The main character is Lutie Johnson, a beautiful, young, black single mother. The story, set in Harlem, revolves around Lutie's daily struggles and frustrations as she strives to make a better life for herself and her son... while trying to protect them both from the dangers of "the street." 

I never got to this book in 2020, but knew I would eventually. This summer we are renting a house in Old Saybrook, CT. While researching the town, I found Ann Petry listed among notable residents. Petry's father, a pharmacist, opened the first pharmacy is Old Saybrook. Ann also became a pharmacist. In 1938 Petry left Old Saybrook to pursue a literary career in New York, published her novel in 1946, and, in an effort to shun publicity, returned to Old Saybrook in 1947. 

As many of you know, I am a retired hospital pharmacist so that connection, along with the location, made this the perfect time to finally read the book.

Even though The Street  was written in 1946, it has a surprisingly contemporary feel. The challenges Lutie  faces, especially the overt racism, seem insurmountable. As a result, a sense of frustration and hopelessness pervades the work. There is also anger. In fact, I've never read a novel that expresses anger at white people so directly. It's not surprising that this book hasn't been widely read over the years... perhaps it should be.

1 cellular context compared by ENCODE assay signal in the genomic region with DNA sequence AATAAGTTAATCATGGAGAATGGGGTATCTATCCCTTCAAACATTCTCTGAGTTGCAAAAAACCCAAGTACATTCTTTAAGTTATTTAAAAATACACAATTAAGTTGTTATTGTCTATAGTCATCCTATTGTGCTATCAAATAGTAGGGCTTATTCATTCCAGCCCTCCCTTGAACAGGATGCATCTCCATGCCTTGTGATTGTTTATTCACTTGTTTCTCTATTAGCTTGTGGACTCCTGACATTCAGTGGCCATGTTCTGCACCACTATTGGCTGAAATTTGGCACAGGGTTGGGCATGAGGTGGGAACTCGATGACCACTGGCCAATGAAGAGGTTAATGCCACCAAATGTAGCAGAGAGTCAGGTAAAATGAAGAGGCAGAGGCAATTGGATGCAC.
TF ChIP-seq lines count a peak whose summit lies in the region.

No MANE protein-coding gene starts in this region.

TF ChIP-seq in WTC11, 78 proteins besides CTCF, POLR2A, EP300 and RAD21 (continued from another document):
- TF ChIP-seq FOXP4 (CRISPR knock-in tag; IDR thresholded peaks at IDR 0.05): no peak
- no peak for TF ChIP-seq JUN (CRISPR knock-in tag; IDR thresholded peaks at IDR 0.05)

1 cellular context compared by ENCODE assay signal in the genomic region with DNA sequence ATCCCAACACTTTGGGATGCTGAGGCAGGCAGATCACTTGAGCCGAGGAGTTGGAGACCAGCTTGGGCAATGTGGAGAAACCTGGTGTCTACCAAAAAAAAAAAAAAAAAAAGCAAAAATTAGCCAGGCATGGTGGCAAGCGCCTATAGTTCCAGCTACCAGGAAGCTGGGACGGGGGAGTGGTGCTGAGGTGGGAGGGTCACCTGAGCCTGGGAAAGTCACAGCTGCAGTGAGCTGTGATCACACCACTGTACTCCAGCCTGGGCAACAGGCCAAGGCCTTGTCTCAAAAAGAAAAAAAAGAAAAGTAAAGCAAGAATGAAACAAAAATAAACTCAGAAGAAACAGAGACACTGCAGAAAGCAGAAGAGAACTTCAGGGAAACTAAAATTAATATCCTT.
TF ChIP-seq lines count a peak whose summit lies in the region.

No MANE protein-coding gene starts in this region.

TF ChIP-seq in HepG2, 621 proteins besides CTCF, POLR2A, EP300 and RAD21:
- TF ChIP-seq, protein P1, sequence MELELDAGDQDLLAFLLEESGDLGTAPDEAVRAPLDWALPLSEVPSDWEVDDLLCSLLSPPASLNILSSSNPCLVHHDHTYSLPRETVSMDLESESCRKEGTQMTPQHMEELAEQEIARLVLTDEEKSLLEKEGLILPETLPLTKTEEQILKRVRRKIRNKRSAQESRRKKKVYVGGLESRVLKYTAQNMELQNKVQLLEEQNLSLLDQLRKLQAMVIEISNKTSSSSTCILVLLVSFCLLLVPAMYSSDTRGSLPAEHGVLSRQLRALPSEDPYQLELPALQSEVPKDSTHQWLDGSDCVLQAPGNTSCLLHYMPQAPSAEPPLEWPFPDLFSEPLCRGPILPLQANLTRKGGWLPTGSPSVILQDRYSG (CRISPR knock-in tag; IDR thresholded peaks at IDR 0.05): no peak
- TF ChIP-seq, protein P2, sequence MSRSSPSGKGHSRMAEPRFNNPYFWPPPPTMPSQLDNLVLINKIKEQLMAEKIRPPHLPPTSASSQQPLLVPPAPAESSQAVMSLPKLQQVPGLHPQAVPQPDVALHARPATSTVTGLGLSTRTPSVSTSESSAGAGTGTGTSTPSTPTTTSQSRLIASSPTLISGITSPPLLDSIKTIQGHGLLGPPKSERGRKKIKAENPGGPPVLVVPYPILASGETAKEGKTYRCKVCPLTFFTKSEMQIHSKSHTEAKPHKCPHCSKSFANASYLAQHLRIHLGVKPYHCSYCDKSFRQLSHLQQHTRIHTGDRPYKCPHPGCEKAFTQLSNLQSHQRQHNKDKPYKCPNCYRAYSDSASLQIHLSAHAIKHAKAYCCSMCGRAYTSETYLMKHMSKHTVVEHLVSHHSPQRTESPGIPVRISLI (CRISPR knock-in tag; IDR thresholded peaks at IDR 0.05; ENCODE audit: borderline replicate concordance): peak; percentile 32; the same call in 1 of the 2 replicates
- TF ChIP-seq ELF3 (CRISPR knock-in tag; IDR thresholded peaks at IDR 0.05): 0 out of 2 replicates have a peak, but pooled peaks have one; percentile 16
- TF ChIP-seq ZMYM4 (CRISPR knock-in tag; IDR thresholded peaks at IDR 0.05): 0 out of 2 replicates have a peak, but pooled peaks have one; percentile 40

but inching closer to 5 stars as I continue to think about it

Sunday, August 22, 2021

The Sunday Salon: Stormy Weather


Suddenly it's late August and we're back in central New York, at least temporarily... thanks to Hurricane/ Tropical Storm Henri. We watched as tropical storm warnings turned into hurricane warnings. Prolonged power outages seem to be a foregone conclusion (all the neighbors have generators) regardless of the ultimate storm track or intensity. Then the town issued a voluntary evacuation order. Since the house we are renting is on a narrow peninsula, we decided this might be a good time to visit my parents. We got here late yesterday evening and plan to stay until power is restored.

On to the books...

Recent reading//

The Street by Ann Petry